HOXC10 is significantly overexpressed in colorectal cancer

  • Authors:
    • Mahboubeh Enteghami
    • Mahsa Ghorbani
    • Mina Zamani
    • Hamid Galehdari
  • View Affiliations

  • Published online on: July 28, 2020     https://doi.org/10.3892/br.2020.1325
  • Article Number: 18
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Abstract

Colorectal cancer (CRC) is one of the most common types of cancer in world and has a high rate of mortality. The majority of cases of CRC are sporadic; however, factors such as age, a family history of inflammatory diseases, diet, lifestyle and genetics increase the risk. HOX genes and lncRNAs are two classes of genes, and alterations in the expression levels of these genes are significantly associated with numerous different types of cancer. In the present study, the expression levels of HOXC10, HOXC‑AS3, HOTAIR, HOXC13 and HOXC13‑AS in tumor tissues were compared with normal healthy tissues in patients with CRC. Paired tumor and normal tissues were collected from 39 patients with CRC, and reverse transcription‑quantitative PCR was used the expression of HOXC‑AS3, HOXC13 and HOXC10 in the tumor tissues compared with the respective normal tissues. Expression of these genes were increased in the tumor tissues compared with normal tissues; however, the difference was only significant for HOXC10. Additionally, there was a strong and significant correlation between the expression of HOTAIR and HOXC13, a moderate and significant correlation between the expression of HOTAIR and HOXC13‑AS, and between HOXC13 and HOXC13‑AS genes. The expression of HOXC10 was significantly higher in tumor tissues compared with the normal tissues; whereas the upregulation of HOXC‑AS3 and HOXC13 were not significant. Only the correlation between the expression of HOTAIR and HOXC13 was strong and significant. As HOXC10 expression was significantly upregulated in the tumor tissues relative to normal tissues, it may serve as a biomarker for the diagnosis of CRC and as a potential therapeutic target.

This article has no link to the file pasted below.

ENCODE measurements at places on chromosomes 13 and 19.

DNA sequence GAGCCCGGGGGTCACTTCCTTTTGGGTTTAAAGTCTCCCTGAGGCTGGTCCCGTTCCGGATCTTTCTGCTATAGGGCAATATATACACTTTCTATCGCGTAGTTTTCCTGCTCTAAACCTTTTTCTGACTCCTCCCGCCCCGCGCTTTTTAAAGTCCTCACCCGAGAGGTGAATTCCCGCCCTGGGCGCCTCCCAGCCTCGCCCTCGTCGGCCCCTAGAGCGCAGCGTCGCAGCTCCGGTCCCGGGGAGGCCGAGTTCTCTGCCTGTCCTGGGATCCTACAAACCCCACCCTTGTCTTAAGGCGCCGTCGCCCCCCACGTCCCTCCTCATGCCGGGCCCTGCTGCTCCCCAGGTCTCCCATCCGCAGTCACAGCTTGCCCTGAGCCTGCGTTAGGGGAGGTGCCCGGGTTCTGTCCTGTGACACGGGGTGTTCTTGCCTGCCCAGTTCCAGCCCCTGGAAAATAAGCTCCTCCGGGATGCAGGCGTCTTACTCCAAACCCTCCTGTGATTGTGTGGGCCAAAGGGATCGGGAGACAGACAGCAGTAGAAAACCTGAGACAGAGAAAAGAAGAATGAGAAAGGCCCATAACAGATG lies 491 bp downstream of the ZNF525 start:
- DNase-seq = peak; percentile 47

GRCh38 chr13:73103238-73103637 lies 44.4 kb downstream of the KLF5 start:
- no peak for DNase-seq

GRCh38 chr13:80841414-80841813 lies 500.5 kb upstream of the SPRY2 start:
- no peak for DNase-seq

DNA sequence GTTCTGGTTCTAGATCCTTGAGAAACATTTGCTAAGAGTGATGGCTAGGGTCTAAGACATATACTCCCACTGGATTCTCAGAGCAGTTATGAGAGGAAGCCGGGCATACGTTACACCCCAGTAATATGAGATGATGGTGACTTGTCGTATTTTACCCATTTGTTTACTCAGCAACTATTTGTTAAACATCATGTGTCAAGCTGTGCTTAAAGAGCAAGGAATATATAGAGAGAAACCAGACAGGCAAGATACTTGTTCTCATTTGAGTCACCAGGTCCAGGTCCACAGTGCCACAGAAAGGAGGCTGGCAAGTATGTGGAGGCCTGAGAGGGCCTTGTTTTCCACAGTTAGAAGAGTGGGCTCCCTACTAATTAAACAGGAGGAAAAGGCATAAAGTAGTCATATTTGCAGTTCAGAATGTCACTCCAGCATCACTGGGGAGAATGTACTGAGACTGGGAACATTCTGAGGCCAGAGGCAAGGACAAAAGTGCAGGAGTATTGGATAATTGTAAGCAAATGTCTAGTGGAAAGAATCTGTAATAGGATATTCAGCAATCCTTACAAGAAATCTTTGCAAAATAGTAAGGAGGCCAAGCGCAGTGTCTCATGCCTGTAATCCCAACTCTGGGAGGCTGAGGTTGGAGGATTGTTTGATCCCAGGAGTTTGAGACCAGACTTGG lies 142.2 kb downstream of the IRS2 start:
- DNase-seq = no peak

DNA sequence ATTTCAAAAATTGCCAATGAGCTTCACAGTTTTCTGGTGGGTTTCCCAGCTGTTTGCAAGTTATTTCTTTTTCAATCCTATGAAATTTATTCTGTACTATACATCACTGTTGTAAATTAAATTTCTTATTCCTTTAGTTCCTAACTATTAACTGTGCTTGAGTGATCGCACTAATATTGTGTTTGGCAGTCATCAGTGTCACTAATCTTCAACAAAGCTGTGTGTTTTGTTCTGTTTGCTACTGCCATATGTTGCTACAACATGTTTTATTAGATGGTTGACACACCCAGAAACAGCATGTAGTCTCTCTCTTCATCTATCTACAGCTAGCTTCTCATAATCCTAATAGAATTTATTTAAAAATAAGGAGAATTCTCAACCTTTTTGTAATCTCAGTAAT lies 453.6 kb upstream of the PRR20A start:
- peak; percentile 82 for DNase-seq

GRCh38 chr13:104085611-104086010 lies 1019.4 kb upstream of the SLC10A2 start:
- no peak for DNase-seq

Introduction

Colorectal cancer (CRC) is one of the most common types of cancer (1) and 880,792 CRC-associated deaths were reported in 2018(2). The prevalence of CRC is 9.2% in women and 10% in men, and it is the second most common type of cancer in women and third most common type of cancer in men (3). In ~90% of cases, CRC is sporadic, and patients do not have any family history of the disease (4). Risk factors for CRC include age (higher in individuals >50 years), and a family history of inflammatory bowel disease (3.7% risk for CRC) and Crohn's disease (2.5% risk for CRC) (5-7). Diet and lifestyle may increase the risk of CRC (8), such as smoking (9,10), consumption of red meat (11,12) and low levels of physical activity (13).

Mutations in various genes, alterations in DNA methylation and chromosomal instability have been identified as genetic causes of CRC. Analysis of gene expression profiles of cancer cells serves an important role in the diagnosis and treatment of patients with cancer and may result in improved insight into the dysregulated mechanisms associated with specific types of cancer. HOX genes are involved in the regulation of different cellular processes, including differentiation, angiogenesis, signaling, apoptosis, mobility and metastasis (14,15). HOXC genes (HOXC4, HOXC5, HOXC6, HOXC8, HOXC9, HOXC10, HOXC11, HOXC12 and HOXC13) are members of the HOX family of genes and are located on chromosome 12q13.3(16), and HOXC13 is involved in the growth and formation of hair and nails (17,18).